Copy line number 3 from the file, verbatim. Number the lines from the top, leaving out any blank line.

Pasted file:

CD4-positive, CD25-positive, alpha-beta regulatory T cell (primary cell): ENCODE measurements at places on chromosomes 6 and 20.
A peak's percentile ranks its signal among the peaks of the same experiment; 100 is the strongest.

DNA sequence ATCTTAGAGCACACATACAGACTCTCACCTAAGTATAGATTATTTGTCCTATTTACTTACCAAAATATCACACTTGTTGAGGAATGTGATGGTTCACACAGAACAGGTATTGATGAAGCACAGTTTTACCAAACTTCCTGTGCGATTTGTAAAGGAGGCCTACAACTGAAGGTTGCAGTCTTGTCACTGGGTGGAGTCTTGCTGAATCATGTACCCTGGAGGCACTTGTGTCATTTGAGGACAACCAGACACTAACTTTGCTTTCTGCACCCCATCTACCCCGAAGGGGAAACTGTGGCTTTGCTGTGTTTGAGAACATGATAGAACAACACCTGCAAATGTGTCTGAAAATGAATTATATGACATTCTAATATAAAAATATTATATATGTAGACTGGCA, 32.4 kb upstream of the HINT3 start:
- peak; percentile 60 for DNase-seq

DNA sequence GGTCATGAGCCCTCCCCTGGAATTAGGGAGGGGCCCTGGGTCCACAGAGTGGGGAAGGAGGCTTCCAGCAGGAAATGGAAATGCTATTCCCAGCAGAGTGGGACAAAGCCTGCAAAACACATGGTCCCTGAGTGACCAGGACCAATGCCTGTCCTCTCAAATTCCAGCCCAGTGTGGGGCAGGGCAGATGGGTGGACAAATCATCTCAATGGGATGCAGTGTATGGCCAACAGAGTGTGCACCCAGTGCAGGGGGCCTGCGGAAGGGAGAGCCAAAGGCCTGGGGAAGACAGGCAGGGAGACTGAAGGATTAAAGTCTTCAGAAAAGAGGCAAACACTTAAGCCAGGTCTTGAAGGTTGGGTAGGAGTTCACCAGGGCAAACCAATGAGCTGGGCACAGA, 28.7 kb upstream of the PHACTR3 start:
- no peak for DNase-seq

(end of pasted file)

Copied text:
DNA sequence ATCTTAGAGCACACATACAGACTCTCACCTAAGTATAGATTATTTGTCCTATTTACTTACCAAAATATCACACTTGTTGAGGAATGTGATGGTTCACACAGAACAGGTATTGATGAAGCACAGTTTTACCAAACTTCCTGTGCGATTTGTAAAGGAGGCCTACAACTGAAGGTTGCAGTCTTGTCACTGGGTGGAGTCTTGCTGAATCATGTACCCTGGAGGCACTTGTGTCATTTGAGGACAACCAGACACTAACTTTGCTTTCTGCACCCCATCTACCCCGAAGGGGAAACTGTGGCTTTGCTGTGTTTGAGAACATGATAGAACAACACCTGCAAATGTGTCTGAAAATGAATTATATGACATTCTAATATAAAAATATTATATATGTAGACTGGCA, 32.4 kb upstream of the HINT3 start: